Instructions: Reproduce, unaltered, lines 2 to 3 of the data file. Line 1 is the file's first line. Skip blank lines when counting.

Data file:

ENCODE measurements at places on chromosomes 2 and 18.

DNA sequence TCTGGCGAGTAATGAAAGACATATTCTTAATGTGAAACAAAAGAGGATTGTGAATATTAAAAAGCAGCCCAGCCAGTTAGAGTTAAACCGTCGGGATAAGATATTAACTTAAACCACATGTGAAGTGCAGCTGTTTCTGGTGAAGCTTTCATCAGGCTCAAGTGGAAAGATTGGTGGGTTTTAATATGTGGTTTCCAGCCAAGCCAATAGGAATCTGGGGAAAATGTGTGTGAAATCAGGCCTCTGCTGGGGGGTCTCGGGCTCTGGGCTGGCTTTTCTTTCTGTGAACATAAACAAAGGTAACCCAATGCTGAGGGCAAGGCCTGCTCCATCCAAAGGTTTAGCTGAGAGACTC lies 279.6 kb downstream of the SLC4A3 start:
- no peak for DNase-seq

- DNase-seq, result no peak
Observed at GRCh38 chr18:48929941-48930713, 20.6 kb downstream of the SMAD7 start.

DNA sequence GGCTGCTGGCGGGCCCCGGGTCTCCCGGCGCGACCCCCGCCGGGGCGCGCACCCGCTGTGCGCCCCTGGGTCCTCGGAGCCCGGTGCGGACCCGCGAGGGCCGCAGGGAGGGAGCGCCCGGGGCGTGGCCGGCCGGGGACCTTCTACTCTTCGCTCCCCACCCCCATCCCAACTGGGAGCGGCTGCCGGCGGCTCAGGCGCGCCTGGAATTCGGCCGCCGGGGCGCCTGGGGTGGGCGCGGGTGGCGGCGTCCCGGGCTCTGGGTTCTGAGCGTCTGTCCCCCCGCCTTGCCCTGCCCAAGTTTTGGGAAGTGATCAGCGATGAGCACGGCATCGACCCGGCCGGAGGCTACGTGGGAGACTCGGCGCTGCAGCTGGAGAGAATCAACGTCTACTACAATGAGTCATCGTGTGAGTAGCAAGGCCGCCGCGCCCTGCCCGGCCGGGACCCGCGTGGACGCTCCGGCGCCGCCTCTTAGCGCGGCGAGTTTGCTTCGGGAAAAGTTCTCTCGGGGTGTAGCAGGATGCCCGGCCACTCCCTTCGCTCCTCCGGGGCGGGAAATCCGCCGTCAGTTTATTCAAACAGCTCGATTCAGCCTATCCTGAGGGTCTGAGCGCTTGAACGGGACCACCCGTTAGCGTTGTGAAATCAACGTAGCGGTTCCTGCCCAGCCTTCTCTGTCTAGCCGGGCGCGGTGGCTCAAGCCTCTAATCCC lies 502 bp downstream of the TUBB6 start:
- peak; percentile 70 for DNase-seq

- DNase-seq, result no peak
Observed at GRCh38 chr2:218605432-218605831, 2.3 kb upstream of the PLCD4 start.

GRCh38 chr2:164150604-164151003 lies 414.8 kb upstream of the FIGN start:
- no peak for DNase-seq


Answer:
DNA sequence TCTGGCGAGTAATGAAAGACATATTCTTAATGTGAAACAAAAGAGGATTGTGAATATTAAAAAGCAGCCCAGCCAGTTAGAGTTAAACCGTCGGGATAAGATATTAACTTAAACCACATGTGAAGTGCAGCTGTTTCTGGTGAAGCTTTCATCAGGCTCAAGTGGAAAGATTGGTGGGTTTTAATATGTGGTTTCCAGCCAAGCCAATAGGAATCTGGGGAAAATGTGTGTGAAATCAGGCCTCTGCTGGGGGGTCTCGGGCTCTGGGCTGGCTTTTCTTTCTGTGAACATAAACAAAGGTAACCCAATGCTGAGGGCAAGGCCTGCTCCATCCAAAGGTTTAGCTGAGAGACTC lies 279.6 kb downstream of the SLC4A3 start:
- no peak for DNase-seq